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Holy Valley: Monastery of Santa Scolastica

A great place on the path of St Benedict, where knowledge is preserved

Spiritual trekking in Central Italy: visit the monastery of Santa Scolastica, then walk for a quick trail to Saint Benedict of Subiaco where is the famous Sacro Speco (Holy Cave). It’s a wonderful path, seriously, it’s almost better than the walk to Santiago de Compostela!

The abbey dedicated to Santa Scolastica – who was Saint Benedict’s sister, nun as well – is a place where knowledge is preserved, through a huge archive of ancient books. There is also an ancient hand-written Bible, purchased in 1394…

 

Watch the full web serie Rieti & the holy valley

Thanks to Visit Lazio, Il Cammino di San Benedetto & MiBACT

 

Video full text: Santa Scolastica

Here in Santa Scolastica there is a hostel where I slept last night.
Now all I need to do is decide which path to take today.
I take a look at the guide by Simone Frignani,
a native of the region of Emilia, who knows these paths perfectly, because he opened them!
I’m happy to follow the path from Santa Scolastica to Saint Benedict of Subiaco.
That’s where the famous Sacro Speco (Holy Cave) is,
that people say is the threshold to heaven.
I am a real trekker!
In the same hostel where I spent the night I meet Simone, yes the guide’s actual author!
Pleased to meet you!
I thought I’d follow this small section here, how far do you think it is?
Not far, from Santa Scolastica to the Sacro Speco is about one kilometre.
Before setting off again we’ll pay a visit to the monastery of Saint Scolastica.
Well done! It’s a wonderful path.
Seriously, it’s almost better than the walk to Santiago.
Simone is an expert on religions, he also teaches religion and is passionate about monasticism.
The caves are interesting because that’s where one lives out the experience of the desert, in miniature,
the search for God and the isolation.
This applies to all religions. Mystics spend time in caves!
And then after the retreat, mystics like Saint Benedict found religious orders.
Which, yes, give a sense of order to the community of monks.
This is the place where Saint Benedict’s twin sister lived.
She too was a nun and mystic after whom the Abbey was named Santa Scolastica
Here’s Father Mariano!
Like Saint Benedict, Saint Scolastica too descended from a family of Roman nobility.
And as such, knowledge was something close to her heart.
This is a place where knowledge is preserved,
through the books in which it is written down.
These are precious books and documents that Father Mariano guards expertly.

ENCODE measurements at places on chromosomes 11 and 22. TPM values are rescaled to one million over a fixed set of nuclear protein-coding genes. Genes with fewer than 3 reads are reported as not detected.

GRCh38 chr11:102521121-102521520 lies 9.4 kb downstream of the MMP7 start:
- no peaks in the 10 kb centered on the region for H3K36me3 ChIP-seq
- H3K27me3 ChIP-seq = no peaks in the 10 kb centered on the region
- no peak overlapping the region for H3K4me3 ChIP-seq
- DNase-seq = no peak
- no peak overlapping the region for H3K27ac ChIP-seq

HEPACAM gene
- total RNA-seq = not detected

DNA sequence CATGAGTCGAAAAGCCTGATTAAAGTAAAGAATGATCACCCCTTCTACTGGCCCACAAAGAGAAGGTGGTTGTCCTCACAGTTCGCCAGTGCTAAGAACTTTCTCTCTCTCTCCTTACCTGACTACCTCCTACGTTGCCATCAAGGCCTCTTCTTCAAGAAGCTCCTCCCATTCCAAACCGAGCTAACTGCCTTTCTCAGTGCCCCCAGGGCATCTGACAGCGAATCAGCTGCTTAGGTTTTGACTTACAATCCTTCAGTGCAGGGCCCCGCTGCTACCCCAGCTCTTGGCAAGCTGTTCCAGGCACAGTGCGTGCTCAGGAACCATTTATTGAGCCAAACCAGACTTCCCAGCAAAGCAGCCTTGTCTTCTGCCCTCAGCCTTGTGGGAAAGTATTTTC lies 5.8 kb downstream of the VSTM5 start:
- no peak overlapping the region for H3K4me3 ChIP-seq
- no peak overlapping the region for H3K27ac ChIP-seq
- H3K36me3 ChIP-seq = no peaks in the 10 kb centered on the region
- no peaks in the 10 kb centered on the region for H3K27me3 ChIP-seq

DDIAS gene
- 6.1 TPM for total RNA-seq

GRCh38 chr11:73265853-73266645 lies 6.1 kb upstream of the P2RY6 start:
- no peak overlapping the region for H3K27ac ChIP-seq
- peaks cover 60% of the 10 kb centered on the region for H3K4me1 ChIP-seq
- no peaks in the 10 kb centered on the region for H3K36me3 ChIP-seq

It is here that the scribes transcribed ancient books for centuries,
illuminating them with beautiful miniatures.
This is the oldest manuscript preserved here, from the tenth century.
The small marks are annotations that indicated how the Psalm could be sung.
It is here that the notes are born!
We can just picture those monks singing before a large lectern.
Perhaps even with a large illustrated book.
It’s called choral song.
Do you know how to sing it?
Father Mariano sings in Latin
Santa Scolastica then saw the arrival of printing, fifteen years after Gutenberg.
That’s because there were German monks here.
From then on books were printed and the way to their distribution was opened,
even that of less pleasing books, like those of Latin grammar,
which students, over the years, have mistreated, lost and destroyed.
Latin grammar always meets an ugly end!
There’s also a section here dedicated to print,
veritable comics that tell of the life of Saint Benedict.
Further up is the archive, with an ancient hand-written Bible,
with proof of when it was purchased: 4 October 1394.
Internet and Wikipedia may have their place, but isn’t there a space for paper as well?
These treasures have to be preserved.
Look at what I’ve bought. Father Bernardo’s elixir again all ailments.
I’m a little chilly, do you want some?
Yes, why not. It has everything in it and it’s a little alcoholic too.
Is this pace OK?
Down there is Rome, it’s not too far.
But it’s like another world here.
Anyone going to Rome should come here as well!
Latium is not just Rome, there’s so much more and it is extraordinary.
The panorama I see before me is truly gorgeous!
There is the Sacro Speco of Subiaco,
leaning up against the cave where Benedict lived as a hermit for three years.
A hermit yes, but in a place that was not bad at all, and in the midst of a wonderful countryside.

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